A central element in most conspiracy theories is that “The Government” is on to something sinister, keeping it secret for the public and going out of its way to cover up for itself. Most conspiracy theories are laughable but then there are those countries where these things are very much reality and sometimes so blatantly that, at least for an outsider, those in power seem act with impunity.
Apparently, Greece was such a place in the sixties and the movie “Z” is about some of the shenanigans of the “deep state” in Greece.
In 1963, the leader of a left leaning pacifist party in Greese, Grigoris Lambrakis, got murdered during a rally in Thessaloniki by an extreme right-wing group acting under the instruction of the army and the police. In the following procedure led by the investigator Christos Sartzetakis, it was revealed how far this conspiracy went into the high ranks of power where a conservative elite wanted to cling to power at all costs. Yet, although exposed, they managed to forgive themselves and hit back at the prosecutors for embarrassing them.
“Z” is in French and appears to be taking place in France, but that is a very thin disguise. In every other aspect it is referring to this case in Greece to the extent that the opening titles state that any resemblance to real characters and events is intentional.
Yves Montand is “The Deputy” (meaning Grigoris Lambrakis) who is visiting “a northern town” for a rally. His team is having difficulty finding a proper venue, clearly the proprietors have been “discouraged” by somebody, but finally they are assigned a lousy locale. The team has been warned that The Deputy may be targeted but the police is treating it indifferently. At the rally the police are present in force and so are a number civilian anti-communist protesters (despite the pacifists are not communists). Already arriving at the venue, The Deputy is his in the head without the police doing anything and when he leaves the venue they finish the job, exactly as the real hit.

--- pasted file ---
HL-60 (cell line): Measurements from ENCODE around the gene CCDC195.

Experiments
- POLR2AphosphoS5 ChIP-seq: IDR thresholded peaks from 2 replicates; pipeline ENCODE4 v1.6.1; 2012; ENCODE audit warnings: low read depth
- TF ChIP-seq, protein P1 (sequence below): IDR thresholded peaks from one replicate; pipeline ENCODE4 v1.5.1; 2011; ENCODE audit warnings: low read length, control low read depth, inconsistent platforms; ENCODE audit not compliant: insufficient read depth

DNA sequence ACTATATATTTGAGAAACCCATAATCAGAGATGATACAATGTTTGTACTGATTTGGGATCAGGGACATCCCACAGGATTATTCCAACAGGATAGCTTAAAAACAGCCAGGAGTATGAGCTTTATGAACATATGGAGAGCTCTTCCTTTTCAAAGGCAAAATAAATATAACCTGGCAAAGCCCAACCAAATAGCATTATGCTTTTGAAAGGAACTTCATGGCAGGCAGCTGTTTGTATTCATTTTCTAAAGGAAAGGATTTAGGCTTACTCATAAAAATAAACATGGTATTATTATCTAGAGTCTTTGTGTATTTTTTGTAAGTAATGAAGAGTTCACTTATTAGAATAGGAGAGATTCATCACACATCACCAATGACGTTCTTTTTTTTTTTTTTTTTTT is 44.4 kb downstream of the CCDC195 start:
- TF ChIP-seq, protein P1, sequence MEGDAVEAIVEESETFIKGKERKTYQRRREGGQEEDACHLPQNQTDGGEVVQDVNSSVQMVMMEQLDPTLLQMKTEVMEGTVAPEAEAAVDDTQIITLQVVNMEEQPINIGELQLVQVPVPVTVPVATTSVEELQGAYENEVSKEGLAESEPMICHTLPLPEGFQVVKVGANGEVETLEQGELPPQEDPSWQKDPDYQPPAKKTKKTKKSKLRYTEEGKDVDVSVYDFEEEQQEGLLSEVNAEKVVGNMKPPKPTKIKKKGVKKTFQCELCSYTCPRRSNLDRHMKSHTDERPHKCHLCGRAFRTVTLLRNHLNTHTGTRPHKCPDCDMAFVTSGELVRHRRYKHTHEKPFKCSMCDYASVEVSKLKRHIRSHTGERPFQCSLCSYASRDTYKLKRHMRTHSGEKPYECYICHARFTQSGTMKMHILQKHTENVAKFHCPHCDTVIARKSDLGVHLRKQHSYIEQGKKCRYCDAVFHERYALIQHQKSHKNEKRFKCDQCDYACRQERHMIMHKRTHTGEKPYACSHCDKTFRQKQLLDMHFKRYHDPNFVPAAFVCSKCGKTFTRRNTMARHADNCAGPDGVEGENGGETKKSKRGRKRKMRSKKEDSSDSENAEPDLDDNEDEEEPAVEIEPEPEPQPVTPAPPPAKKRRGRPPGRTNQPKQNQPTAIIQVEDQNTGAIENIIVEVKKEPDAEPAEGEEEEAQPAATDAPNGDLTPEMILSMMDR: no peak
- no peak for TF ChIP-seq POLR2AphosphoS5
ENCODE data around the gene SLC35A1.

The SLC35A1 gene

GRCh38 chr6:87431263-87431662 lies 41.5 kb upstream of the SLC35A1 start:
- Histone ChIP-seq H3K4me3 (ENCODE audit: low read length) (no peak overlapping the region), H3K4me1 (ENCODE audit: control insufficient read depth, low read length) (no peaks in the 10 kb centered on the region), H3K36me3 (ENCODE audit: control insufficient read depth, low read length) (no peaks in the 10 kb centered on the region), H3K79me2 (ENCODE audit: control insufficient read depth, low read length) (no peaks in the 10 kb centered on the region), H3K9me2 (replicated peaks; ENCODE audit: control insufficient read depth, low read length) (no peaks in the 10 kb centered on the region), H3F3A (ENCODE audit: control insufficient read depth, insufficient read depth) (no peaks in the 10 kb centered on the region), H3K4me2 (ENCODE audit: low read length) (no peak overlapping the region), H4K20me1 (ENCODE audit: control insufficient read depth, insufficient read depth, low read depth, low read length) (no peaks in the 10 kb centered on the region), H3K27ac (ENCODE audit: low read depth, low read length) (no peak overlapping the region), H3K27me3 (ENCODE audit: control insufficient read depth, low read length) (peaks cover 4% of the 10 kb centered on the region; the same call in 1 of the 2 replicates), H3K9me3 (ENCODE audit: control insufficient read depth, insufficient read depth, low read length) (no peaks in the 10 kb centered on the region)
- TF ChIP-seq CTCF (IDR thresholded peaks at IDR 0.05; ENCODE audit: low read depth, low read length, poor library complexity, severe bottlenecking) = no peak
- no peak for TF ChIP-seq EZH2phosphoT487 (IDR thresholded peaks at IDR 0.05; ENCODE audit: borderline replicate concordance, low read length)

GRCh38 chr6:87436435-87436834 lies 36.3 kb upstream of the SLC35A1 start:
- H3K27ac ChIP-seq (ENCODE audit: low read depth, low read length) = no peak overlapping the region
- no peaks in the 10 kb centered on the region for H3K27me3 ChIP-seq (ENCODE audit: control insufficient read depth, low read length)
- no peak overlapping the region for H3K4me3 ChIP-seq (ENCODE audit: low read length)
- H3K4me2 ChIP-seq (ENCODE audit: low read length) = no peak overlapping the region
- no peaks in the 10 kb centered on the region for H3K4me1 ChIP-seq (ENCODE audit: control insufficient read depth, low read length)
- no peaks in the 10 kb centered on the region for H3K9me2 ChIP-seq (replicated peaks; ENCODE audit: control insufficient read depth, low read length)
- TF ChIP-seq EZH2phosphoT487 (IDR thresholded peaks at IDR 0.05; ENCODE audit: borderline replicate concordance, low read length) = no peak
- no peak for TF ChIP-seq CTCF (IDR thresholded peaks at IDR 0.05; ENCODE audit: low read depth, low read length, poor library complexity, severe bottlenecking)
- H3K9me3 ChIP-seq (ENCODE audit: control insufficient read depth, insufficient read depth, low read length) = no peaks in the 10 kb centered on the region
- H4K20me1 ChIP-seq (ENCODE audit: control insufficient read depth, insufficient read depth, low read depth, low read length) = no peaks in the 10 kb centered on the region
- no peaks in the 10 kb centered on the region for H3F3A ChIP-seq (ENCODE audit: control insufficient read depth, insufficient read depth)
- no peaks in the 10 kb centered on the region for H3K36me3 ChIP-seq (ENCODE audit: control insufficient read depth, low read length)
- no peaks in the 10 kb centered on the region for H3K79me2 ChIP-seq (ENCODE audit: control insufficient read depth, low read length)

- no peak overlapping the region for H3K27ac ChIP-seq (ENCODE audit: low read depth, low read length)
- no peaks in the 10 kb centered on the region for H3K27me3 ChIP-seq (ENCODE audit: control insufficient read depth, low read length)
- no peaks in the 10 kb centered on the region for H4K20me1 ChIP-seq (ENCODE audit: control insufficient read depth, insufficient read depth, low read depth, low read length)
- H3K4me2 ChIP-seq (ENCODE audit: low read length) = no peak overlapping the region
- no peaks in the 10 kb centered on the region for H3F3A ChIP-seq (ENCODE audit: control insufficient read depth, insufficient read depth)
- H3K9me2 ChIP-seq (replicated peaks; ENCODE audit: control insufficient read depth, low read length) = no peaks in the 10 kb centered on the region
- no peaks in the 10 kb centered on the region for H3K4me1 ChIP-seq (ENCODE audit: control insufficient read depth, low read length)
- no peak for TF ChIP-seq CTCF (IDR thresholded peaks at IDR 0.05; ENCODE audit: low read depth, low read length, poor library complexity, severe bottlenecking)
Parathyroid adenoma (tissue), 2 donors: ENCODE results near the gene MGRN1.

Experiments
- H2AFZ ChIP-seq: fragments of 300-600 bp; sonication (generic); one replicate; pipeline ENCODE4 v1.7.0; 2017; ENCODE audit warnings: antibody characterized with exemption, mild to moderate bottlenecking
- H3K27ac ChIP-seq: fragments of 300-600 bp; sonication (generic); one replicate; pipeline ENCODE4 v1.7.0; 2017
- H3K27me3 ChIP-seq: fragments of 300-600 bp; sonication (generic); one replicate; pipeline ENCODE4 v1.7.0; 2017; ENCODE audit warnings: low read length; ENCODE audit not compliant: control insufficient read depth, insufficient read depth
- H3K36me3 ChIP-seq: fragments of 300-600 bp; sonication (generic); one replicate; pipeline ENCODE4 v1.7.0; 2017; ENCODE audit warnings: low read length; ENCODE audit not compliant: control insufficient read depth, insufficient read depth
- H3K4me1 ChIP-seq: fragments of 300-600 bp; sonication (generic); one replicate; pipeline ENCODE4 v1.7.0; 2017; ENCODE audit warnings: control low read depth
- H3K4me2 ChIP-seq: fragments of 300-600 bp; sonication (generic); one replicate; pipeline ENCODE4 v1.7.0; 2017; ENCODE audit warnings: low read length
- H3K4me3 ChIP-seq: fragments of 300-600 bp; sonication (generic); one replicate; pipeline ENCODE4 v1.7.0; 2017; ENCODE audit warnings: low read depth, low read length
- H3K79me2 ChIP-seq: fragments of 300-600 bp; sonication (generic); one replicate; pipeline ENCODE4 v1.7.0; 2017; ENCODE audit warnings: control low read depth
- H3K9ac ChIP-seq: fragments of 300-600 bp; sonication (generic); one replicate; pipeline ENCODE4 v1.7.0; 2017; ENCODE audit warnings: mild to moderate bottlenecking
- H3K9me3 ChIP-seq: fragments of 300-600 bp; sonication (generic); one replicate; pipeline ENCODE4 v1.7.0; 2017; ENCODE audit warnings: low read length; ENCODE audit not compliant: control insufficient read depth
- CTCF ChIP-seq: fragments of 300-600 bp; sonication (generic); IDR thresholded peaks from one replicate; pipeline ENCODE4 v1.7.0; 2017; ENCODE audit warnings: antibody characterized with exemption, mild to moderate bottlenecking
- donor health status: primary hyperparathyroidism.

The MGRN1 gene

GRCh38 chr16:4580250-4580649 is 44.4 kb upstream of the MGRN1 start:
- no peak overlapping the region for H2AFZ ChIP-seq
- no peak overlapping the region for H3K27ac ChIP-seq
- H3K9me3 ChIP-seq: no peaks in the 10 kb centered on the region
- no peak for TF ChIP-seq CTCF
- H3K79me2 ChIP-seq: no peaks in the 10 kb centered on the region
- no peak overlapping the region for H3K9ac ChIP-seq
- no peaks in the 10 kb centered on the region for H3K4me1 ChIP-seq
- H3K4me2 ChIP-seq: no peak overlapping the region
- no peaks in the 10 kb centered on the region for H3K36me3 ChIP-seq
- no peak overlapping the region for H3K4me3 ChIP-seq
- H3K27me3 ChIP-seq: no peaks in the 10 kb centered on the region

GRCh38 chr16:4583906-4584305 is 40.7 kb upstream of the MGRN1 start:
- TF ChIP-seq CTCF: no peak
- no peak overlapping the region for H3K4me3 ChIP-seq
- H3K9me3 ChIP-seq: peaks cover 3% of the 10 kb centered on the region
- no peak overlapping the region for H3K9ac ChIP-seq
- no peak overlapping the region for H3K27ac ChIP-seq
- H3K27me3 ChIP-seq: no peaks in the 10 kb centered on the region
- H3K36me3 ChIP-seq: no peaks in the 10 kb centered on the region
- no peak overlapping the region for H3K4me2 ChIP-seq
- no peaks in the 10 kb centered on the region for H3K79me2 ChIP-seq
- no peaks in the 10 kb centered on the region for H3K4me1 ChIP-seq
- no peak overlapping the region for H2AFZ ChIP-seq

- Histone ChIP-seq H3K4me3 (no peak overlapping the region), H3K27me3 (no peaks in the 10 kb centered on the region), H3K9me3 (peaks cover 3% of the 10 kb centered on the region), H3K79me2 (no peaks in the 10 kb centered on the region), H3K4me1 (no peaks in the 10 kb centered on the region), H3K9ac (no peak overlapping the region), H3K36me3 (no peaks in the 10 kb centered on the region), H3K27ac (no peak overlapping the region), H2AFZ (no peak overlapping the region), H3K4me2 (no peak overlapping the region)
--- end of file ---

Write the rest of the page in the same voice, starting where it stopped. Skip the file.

When the Examining Magistrate (Jean-Louis Trintignant as the Christos Sartzetakis character) arrives, the case is presented as an accident where a three-wheeled mini-lorry swerved into The Deputy, causing him to fall and hurt his head. The second half of the movie is now the investigation where gradually the official story proposed by the police and army brass falls apart and their, sometimes clumsy, attempts at silencing witnesses are exposed. The Magistrate is not political, he is just doing his job a little too well, but he soon finds himself the target of the deep state who accuses him of being a communist. Yet he prevails. Sort of. As a news report shows at the end, the top brass may have been charged, but they generally went free while the witnesses and indeed all the leading members of the pacifist party either died in unfortunate accidents or disappeared.
“Z” presents itself as a political movie, but I think today we would call it a criminal thriller. What political position condones criminal behavior or blatant suppression of the population? Oh, I am sorry, my mistake, plenty of political systems believe this sort of behavior is defensible and convenient, even today. Then let me rephrase myself: “Z” makes the fighting of a corrupt political system a criminal investigation, treating the brass as what they really are, criminals. The movie does have sympathy for the left, but it is not a leftist movie any more than “All the President’s Men” was. It is simply indignant at what a corrupt regime managed to get away with.
Technically it is a well-made movie. It does not go too far in what could easily have become shrill accusations, but instead when things become grotesque resort to ridicule. In this way the generals and colonels become involuntarily comical in their insistence on protecting the realm.
The Book writes that the suspense is unbearable, but I would not go that far. It is interesting though, and manages well to keep my interest. Definitely a movie to recommend but one you should probably be careful watching in a number of countries even today.